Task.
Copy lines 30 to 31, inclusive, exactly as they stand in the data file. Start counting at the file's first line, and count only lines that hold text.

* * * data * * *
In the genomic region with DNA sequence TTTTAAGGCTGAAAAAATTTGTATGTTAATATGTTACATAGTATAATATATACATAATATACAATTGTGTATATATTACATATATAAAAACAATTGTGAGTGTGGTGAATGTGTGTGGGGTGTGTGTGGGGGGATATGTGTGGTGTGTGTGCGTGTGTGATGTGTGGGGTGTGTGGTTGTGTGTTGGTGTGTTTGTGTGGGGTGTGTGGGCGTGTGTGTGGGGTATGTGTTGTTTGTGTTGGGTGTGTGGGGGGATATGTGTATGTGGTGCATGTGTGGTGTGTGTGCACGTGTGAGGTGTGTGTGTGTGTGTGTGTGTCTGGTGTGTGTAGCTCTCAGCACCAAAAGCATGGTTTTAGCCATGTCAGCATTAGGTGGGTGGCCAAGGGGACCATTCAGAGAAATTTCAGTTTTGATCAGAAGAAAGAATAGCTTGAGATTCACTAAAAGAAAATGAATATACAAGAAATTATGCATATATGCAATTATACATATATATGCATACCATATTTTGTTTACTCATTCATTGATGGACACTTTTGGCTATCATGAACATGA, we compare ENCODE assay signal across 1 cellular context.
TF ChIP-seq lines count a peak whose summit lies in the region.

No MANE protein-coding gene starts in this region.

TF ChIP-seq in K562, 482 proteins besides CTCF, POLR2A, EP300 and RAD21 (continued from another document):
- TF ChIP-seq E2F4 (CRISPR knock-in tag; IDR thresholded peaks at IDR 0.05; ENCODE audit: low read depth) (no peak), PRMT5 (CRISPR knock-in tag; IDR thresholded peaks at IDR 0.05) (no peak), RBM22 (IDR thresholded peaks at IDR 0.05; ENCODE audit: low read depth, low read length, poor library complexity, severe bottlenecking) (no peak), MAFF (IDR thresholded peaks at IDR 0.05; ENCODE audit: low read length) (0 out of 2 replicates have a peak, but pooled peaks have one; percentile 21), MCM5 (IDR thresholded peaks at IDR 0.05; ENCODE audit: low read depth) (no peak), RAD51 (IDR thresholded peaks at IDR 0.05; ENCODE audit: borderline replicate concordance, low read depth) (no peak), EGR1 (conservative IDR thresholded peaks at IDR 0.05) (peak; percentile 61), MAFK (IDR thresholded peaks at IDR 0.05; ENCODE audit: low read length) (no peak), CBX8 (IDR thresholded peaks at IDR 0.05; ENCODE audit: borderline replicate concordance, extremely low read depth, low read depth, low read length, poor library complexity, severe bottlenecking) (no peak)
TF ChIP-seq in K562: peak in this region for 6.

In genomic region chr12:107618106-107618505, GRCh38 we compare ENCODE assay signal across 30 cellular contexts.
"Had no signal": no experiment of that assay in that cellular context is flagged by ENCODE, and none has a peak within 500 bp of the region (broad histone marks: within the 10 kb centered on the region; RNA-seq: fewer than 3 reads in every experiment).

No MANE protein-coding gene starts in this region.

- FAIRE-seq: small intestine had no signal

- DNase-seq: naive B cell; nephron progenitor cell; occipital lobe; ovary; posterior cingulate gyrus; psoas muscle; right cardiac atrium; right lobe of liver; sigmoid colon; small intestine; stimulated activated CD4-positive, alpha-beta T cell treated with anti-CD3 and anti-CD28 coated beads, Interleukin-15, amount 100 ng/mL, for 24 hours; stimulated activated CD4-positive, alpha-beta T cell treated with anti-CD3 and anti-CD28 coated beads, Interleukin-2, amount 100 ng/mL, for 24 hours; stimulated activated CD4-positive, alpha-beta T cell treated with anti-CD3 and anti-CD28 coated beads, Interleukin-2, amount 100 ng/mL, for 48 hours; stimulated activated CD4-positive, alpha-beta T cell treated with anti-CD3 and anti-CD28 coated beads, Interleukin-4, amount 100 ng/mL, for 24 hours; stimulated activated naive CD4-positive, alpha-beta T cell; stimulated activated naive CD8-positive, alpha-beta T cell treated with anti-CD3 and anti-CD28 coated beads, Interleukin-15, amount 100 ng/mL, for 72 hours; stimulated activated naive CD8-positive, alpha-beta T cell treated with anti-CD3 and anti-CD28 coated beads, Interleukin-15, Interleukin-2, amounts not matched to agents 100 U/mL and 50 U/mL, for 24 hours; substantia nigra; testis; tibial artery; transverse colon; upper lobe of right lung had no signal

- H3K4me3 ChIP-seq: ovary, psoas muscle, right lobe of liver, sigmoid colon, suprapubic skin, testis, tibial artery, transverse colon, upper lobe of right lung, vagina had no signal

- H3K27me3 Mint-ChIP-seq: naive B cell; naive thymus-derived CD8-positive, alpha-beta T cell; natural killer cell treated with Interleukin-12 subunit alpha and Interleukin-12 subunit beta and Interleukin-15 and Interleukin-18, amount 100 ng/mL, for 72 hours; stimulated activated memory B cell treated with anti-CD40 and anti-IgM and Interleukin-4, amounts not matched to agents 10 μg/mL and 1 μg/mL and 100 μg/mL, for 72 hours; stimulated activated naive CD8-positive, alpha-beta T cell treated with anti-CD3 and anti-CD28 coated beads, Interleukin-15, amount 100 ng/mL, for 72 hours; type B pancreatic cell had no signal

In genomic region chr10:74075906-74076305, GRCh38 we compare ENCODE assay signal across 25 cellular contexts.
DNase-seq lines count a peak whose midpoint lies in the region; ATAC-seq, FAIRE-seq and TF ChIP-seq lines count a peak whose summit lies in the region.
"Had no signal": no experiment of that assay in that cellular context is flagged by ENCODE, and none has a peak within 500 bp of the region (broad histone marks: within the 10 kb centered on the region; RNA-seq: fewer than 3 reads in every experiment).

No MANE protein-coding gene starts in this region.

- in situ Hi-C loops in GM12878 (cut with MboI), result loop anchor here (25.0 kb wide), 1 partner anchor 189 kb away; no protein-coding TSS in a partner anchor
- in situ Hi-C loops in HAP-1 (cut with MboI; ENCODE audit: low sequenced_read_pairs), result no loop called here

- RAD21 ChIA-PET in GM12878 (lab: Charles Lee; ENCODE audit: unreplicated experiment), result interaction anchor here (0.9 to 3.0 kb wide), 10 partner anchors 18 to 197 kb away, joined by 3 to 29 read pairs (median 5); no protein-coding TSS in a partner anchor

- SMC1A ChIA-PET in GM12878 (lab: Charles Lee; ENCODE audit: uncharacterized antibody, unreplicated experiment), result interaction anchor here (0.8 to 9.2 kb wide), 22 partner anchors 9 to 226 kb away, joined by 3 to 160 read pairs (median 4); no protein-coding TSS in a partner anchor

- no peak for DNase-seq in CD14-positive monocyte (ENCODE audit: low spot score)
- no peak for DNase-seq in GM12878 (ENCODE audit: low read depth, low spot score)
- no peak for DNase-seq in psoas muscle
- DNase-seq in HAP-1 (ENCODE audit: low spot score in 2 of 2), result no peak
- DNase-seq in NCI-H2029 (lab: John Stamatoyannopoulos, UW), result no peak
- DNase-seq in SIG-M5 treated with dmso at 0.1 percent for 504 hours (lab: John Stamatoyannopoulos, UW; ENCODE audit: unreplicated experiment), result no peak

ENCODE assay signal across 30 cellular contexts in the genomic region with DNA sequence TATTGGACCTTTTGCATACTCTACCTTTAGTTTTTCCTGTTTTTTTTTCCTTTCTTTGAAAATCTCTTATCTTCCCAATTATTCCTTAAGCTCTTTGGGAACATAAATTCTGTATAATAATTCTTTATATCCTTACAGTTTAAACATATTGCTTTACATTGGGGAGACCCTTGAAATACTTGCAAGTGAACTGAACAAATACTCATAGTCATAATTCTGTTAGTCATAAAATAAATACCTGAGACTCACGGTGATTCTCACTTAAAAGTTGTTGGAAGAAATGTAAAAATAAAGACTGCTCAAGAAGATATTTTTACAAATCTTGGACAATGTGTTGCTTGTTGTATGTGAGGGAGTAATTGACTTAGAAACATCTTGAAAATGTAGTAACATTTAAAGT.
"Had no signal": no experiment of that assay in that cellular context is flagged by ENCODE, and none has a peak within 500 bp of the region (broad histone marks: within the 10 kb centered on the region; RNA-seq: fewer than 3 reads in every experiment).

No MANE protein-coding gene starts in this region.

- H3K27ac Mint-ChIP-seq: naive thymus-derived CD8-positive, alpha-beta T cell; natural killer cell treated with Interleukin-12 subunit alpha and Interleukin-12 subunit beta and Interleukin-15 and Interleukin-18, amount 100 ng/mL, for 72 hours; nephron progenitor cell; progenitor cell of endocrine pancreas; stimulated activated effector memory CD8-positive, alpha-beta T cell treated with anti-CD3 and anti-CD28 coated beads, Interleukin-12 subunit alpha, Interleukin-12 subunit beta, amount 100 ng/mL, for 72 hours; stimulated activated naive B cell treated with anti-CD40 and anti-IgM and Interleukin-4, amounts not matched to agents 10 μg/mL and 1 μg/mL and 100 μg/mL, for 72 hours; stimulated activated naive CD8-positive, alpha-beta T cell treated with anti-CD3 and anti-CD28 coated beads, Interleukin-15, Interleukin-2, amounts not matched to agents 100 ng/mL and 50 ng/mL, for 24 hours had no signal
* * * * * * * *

No MANE protein-coding gene starts in this region.

- H3K27ac Mint-ChIP-seq: naive thymus-derived CD8-positive, alpha-beta T cell; natural killer cell treated with Interleukin-12 subunit alpha and Interleukin-12 subunit beta and Interleukin-15 and Interleukin-18, amount 100 ng/mL, for 72 hours; nephron progenitor cell; progenitor cell of endocrine pancreas; stimulated activated effector memory CD8-positive, alpha-beta T cell treated with anti-CD3 and anti-CD28 coated beads, Interleukin-12 subunit alpha, Interleukin-12 subunit beta, amount 100 ng/mL, for 72 hours; stimulated activated naive B cell treated with anti-CD40 and anti-IgM and Interleukin-4, amounts not matched to agents 10 μg/mL and 1 μg/mL and 100 μg/mL, for 72 hours; stimulated activated naive CD8-positive, alpha-beta T cell treated with anti-CD3 and anti-CD28 coated beads, Interleukin-15, Interleukin-2, amounts not matched to agents 100 ng/mL and 50 ng/mL, for 24 hours had no signal